The hypnotic version of the murder ballad Down in the Willow Garden, a concert favorite, is all the more creepy for the duo’s bright harmonies and steady stoicism, White adding airy pump organ. McBain switches to piano for the even more atmospheric, Julee Cruise-ish Where He Rests.

They wind up the album with a pair of covers. They transform Midnight, a bluesy, Jimmy Reed-style 1952 hit for Red Foley, into minimalist girl-down-the-well pop. And they remake Don Gibson’s Sea of Heartbreak as jungly exotica: nobody plays with more implied menace than the Nine Seas.

The album also includes stripped-down alternate takes of Trials, Troubles, Tribulations and Midnight Blues. Beyond this album, since they’re unable to play shows at the moment, the Nine Seas have a weekly webcast, the Quarantine Chronicles, where they run through many other songs from the immense dark folk repetoire they’ve amassed over the years.

Folk Noir Supergroup Bobtown Bring Up the Lights Just a Little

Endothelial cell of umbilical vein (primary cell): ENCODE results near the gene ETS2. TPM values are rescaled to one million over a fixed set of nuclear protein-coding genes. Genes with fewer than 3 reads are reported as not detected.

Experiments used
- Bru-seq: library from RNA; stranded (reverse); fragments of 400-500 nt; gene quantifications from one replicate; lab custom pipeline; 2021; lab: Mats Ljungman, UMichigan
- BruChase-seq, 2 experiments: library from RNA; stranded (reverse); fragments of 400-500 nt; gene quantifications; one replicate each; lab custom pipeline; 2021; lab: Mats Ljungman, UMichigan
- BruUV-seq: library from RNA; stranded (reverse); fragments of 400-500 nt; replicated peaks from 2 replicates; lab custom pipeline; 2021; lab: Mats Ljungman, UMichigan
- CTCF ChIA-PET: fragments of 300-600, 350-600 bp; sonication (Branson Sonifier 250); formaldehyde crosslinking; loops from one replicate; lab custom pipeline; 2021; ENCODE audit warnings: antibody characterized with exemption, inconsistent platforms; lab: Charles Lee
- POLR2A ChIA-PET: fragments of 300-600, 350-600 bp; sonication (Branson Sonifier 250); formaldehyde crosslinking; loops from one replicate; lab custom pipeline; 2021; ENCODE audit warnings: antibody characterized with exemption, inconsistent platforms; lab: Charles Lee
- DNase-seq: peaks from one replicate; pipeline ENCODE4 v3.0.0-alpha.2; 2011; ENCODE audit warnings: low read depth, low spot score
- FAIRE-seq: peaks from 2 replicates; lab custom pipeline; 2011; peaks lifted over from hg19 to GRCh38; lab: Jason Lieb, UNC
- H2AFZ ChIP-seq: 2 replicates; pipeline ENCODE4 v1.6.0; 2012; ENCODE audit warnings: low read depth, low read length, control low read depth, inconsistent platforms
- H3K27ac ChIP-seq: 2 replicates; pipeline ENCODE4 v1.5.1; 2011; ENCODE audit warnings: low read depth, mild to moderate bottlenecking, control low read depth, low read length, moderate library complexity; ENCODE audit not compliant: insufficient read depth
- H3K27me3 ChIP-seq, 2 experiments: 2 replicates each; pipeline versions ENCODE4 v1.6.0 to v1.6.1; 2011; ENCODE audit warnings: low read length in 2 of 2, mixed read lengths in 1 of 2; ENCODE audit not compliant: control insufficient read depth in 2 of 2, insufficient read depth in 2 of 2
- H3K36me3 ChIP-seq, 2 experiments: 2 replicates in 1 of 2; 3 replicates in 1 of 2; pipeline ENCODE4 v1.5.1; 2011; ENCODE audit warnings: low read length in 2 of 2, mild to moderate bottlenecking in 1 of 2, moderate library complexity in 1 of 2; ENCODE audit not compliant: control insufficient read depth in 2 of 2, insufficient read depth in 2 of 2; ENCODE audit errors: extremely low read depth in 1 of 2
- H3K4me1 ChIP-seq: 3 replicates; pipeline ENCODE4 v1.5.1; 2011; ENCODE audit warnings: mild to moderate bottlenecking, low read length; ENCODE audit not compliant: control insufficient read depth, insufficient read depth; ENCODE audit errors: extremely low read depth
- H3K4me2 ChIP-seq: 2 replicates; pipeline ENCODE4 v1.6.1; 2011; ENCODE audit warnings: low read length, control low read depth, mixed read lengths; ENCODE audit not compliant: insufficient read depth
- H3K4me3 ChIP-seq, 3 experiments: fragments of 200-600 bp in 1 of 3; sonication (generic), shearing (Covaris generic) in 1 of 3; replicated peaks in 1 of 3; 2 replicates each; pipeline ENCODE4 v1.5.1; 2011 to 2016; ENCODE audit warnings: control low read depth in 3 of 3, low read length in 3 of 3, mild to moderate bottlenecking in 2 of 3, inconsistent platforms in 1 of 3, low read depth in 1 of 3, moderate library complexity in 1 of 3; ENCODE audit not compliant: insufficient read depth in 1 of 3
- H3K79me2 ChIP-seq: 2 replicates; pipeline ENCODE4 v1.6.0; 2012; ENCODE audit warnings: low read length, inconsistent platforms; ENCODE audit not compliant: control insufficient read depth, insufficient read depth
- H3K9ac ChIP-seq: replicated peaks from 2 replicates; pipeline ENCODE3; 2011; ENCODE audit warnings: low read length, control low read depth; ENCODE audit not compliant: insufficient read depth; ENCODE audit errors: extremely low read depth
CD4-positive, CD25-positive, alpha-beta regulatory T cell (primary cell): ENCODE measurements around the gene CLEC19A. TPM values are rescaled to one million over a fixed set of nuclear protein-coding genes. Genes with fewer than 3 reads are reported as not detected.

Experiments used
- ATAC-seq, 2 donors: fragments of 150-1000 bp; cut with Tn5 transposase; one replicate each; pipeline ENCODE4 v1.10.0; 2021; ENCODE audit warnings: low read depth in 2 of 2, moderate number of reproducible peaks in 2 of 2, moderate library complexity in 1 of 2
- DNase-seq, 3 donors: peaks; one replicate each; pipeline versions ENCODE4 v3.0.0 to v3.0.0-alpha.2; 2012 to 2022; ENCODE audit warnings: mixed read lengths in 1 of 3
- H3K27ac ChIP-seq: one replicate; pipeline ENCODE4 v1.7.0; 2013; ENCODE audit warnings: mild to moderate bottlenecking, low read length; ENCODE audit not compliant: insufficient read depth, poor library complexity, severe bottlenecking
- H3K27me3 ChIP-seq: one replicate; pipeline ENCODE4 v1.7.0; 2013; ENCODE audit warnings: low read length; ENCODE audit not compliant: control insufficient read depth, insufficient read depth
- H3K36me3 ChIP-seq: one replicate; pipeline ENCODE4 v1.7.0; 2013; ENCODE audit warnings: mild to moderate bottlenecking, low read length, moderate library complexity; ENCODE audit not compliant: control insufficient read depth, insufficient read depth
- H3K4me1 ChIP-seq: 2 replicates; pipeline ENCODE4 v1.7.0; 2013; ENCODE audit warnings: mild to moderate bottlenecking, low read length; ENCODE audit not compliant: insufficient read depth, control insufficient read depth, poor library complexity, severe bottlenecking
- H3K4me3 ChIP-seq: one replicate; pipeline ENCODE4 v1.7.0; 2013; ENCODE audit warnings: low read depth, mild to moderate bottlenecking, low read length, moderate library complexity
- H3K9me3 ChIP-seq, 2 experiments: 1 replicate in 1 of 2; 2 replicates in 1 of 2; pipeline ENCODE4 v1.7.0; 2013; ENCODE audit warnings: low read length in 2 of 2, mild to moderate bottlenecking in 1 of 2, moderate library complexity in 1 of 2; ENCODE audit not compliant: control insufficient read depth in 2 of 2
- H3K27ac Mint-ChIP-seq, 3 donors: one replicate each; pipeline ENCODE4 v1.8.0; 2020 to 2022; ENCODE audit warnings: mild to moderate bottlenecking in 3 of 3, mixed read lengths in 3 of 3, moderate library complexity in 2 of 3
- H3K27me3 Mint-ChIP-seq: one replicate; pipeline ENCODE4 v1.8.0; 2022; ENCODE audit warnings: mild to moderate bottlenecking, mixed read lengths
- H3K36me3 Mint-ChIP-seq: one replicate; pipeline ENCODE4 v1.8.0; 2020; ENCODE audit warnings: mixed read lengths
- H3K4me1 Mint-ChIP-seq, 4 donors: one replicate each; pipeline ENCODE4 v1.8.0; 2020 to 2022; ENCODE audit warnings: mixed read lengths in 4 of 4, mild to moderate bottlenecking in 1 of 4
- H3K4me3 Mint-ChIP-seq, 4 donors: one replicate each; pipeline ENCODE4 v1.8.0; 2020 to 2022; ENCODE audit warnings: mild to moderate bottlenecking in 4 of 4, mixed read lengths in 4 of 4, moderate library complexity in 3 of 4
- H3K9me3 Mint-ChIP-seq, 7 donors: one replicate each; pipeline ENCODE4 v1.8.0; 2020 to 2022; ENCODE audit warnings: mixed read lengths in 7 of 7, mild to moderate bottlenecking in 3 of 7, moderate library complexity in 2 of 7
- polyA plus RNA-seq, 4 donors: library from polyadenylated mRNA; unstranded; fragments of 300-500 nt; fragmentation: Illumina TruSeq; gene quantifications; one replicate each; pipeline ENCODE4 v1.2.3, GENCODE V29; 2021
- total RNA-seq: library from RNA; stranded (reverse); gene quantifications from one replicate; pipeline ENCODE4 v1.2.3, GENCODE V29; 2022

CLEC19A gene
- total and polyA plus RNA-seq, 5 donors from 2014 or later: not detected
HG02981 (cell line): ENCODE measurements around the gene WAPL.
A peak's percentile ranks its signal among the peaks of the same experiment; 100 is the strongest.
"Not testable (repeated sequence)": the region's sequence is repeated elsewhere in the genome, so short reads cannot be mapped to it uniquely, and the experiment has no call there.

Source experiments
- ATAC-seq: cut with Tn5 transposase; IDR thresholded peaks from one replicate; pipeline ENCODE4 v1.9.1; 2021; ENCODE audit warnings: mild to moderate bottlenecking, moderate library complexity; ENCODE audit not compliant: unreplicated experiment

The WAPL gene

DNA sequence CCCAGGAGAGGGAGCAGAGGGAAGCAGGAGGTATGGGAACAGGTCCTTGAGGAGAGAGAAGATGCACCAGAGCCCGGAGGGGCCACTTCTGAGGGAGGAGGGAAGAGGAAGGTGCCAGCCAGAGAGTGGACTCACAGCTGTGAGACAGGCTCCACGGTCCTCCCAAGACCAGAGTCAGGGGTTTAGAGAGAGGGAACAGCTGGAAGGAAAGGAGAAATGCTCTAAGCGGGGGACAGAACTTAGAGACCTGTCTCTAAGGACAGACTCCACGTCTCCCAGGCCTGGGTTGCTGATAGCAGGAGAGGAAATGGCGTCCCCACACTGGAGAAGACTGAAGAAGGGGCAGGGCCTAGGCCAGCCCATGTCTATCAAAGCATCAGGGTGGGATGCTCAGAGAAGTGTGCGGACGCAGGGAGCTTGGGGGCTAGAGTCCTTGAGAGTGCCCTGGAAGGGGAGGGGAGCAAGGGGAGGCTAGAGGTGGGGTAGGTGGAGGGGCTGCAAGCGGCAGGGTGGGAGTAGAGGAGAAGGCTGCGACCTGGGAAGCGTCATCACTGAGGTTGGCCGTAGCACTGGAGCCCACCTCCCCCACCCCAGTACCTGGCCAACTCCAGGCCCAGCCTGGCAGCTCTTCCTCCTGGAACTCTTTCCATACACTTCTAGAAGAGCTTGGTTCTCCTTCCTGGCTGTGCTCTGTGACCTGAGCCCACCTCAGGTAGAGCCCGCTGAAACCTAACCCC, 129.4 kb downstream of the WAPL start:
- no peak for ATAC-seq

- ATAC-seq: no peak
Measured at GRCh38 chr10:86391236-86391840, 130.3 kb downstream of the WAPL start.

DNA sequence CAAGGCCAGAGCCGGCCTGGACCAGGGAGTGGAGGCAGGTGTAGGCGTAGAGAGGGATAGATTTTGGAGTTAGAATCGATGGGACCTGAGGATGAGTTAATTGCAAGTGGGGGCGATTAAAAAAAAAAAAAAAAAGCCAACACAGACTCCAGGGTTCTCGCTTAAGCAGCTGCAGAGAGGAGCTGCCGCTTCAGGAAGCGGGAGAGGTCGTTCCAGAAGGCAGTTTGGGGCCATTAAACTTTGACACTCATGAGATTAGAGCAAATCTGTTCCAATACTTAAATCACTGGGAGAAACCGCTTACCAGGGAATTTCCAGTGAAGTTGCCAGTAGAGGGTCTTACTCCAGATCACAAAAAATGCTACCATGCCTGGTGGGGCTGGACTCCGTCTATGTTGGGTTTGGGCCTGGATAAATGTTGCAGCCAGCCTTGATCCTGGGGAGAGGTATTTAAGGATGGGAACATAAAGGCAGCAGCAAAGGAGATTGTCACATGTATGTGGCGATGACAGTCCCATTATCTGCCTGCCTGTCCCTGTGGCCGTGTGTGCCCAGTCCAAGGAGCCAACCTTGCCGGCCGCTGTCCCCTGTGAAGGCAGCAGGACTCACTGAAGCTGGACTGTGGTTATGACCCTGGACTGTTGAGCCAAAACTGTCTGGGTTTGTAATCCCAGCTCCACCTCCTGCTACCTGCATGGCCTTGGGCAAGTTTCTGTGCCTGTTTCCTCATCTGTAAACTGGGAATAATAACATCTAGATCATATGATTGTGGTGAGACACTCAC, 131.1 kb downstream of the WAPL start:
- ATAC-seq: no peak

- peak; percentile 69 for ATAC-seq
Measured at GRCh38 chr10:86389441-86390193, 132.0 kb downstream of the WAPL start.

For about ten years, Bobtown have been the most bewitching three-part harmony folk noir supergroup in the world. Their three-woman frontline – percussionist/tenor guitarist Katherine Etzel, guitarist/banjo player Karen Dahlstrom and singer/percussionist Jen McDearman – are as eclectically skilled as songwriters as they are on the mic. Their new album Chasing the Sun is streaming at Bandcamp. They’re playing the album release show on  Oct 13 at 7 PM at the big room at the Rockwood; cover is $10.

As the band admit, this album is somewhat less relentlessly dark than their haunting back catalog. They open the new record with Daughters of the Dust, a moody, midtempo, metaphorically charged newgrass tune: “In our land of bone and rust, unsteady and shifting, will we ever find a place for us?” the three women ask.

“I hear the whispesrs, will she sink or swim?” Etzel muses as Kryptonite gets underway; then lead guitarist Alan Lee Backer’s twangy riffage kicks in, a defiantly swaying, anthenic toast to “Feed the hungry ghosts of all our glory days.”